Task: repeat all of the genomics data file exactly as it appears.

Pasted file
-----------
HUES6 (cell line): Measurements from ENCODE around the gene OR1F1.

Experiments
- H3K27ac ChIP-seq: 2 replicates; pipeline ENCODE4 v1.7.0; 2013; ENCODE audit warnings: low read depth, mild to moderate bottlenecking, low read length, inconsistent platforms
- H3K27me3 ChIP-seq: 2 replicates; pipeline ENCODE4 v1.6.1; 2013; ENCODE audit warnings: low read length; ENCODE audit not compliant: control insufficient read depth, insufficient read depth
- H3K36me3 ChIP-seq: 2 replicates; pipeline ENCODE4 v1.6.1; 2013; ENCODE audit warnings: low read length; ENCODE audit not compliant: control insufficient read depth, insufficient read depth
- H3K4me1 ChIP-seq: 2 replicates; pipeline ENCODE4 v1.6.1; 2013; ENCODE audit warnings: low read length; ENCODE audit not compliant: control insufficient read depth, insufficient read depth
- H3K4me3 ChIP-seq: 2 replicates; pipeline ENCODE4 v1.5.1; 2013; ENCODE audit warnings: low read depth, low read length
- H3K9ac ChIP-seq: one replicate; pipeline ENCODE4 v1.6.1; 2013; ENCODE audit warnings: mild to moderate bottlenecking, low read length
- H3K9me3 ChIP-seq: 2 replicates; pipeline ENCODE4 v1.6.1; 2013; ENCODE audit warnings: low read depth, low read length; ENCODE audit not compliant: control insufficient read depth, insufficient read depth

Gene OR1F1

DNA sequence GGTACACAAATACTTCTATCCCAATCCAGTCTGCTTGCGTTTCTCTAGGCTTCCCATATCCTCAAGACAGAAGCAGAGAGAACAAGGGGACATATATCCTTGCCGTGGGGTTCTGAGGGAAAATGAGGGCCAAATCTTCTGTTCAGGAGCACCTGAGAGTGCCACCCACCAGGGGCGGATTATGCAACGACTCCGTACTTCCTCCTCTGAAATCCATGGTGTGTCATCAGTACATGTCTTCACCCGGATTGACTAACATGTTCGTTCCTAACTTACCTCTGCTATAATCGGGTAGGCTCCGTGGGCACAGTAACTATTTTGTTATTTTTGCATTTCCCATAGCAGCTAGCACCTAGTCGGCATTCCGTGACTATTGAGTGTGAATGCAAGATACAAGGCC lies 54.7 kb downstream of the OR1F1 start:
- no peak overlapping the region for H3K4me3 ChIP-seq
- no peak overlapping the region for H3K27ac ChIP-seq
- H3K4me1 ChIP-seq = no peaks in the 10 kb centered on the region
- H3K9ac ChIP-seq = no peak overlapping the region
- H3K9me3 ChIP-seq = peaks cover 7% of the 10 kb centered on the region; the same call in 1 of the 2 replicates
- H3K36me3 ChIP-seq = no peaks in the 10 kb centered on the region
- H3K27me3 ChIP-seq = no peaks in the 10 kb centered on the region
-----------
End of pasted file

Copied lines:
HUES6 (cell line): Measurements from ENCODE around the gene OR1F1.

Experiments
- H3K27ac ChIP-seq: 2 replicates; pipeline ENCODE4 v1.7.0; 2013; ENCODE audit warnings: low read depth, mild to moderate bottlenecking, low read length, inconsistent platforms
- H3K27me3 ChIP-seq: 2 replicates; pipeline ENCODE4 v1.6.1; 2013; ENCODE audit warnings: low read length; ENCODE audit not compliant: control insufficient read depth, insufficient read depth
- H3K36me3 ChIP-seq: 2 replicates; pipeline ENCODE4 v1.6.1; 2013; ENCODE audit warnings: low read length; ENCODE audit not compliant: control insufficient read depth, insufficient read depth
- H3K4me1 ChIP-seq: 2 replicates; pipeline ENCODE4 v1.6.1; 2013; ENCODE audit warnings: low read length; ENCODE audit not compliant: control insufficient read depth, insufficient read depth
- H3K4me3 ChIP-seq: 2 replicates; pipeline ENCODE4 v1.5.1; 2013; ENCODE audit warnings: low read depth, low read length
- H3K9ac ChIP-seq: one replicate; pipeline ENCODE4 v1.6.1; 2013; ENCODE audit warnings: mild to moderate bottlenecking, low read length
- H3K9me3 ChIP-seq: 2 replicates; pipeline ENCODE4 v1.6.1; 2013; ENCODE audit warnings: low read depth, low read length; ENCODE audit not compliant: control insufficient read depth, insufficient read depth

Gene OR1F1

DNA sequence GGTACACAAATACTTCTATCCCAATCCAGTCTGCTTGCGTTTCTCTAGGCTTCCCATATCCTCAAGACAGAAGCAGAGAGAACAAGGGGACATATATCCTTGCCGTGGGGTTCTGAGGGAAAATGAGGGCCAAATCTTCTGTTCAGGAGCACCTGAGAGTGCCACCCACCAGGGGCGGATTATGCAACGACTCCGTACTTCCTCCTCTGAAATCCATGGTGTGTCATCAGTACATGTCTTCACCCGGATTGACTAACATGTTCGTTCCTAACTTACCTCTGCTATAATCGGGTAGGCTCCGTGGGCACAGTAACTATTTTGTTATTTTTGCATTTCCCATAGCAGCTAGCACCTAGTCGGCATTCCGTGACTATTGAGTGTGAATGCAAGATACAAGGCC lies 54.7 kb downstream of the OR1F1 start:
- no peak overlapping the region for H3K4me3 ChIP-seq
- no peak overlapping the region for H3K27ac ChIP-seq
- H3K4me1 ChIP-seq = no peaks in the 10 kb centered on the region
- H3K9ac ChIP-seq = no peak overlapping the region
- H3K9me3 ChIP-seq = peaks cover 7% of the 10 kb centered on the region; the same call in 1 of the 2 replicates
- H3K36me3 ChIP-seq = no peaks in the 10 kb centered on the region
- H3K27me3 ChIP-seq = no peaks in the 10 kb centered on the region